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[Ternary] CMOS Inverter already ternary? 
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Maniac

Joined: 17 Sep 2012 14:36
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I haven't really done any thorough research on the subject, but I was looking over the design of a standard CMOS inverter, and figured that it should in theory be able to invert a ternary signal without any sort of modification.

It sort of depends on either finding a CMOS gate that either has a relatively low tolerance, or can withstand unusually large voltages (twice the usual).

You simply feed it V_dd = V_0, V_ss = -V_0, and then the output voltage should be as follows:

Code:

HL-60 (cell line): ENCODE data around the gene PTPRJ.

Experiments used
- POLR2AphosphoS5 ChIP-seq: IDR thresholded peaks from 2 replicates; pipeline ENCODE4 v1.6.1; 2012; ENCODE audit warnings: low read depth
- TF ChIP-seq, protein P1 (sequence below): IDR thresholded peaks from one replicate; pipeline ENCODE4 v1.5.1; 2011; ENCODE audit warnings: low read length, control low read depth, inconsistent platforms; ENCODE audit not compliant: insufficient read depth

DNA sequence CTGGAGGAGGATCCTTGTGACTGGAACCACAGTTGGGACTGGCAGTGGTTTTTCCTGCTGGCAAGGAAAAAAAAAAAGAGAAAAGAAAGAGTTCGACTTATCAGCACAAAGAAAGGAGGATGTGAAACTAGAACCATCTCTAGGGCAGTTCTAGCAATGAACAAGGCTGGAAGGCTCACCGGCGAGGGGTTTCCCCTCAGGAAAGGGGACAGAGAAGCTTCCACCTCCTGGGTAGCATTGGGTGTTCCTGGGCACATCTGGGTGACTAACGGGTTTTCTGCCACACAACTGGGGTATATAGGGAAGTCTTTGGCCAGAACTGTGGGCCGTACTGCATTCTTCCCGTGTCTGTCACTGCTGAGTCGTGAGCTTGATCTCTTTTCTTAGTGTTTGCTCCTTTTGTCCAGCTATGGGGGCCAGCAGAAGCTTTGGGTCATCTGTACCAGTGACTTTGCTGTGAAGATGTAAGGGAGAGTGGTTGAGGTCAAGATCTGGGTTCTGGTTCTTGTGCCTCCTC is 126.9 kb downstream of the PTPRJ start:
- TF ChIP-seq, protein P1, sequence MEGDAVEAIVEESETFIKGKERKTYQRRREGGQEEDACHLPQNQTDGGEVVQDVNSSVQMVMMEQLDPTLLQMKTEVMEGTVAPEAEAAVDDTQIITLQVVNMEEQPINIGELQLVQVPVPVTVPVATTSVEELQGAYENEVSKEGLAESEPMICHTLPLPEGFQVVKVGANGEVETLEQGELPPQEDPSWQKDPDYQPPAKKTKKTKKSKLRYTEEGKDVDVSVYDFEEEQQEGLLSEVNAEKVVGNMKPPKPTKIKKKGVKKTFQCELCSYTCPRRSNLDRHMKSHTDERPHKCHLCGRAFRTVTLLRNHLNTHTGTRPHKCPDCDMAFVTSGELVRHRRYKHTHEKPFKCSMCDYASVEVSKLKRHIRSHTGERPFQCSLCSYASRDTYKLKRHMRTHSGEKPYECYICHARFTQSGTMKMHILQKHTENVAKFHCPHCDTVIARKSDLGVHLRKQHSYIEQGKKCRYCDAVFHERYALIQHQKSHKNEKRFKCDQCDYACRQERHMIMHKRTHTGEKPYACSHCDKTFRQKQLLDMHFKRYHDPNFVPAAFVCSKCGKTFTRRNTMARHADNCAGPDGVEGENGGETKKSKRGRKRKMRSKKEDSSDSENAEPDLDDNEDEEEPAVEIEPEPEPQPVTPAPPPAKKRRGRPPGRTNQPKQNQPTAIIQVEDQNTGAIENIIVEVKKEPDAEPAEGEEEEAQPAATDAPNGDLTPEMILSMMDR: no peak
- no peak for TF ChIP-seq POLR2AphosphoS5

V_in  V_out
 V_0   -V_0
  0      0
-V_0    V_0


16 Mar 2009 13:50
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Joined: 09 Jan 2003 00:22
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Yes, it is possible for very old CMOS inverters (that do not have output buffers), but in the middle of voltage you will have big current, because both transistors will be partially ON (check this scheme in any electronics simulation software). Also in the middle that curve has a tendency to shift a little bit, so you probably will never get exactly 0.5Vpp at output if you have 0.5Vpp on input...


16 Mar 2009 17:35
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Maniac

Joined: 17 Sep 2012 14:36
Posts: 277
Location: 81.170.128.52
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You may be right. This transistor stuff is pretty new to me, and I'm learning it backwards. I know all the quantum mechanics on how they work on the inside, but I'm still learning the details about how they practically interact with each other.

I did run a simulation, but I may have gotten it wrong somewhere.


16 Mar 2009 17:51
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10 Nov 2012 09:56
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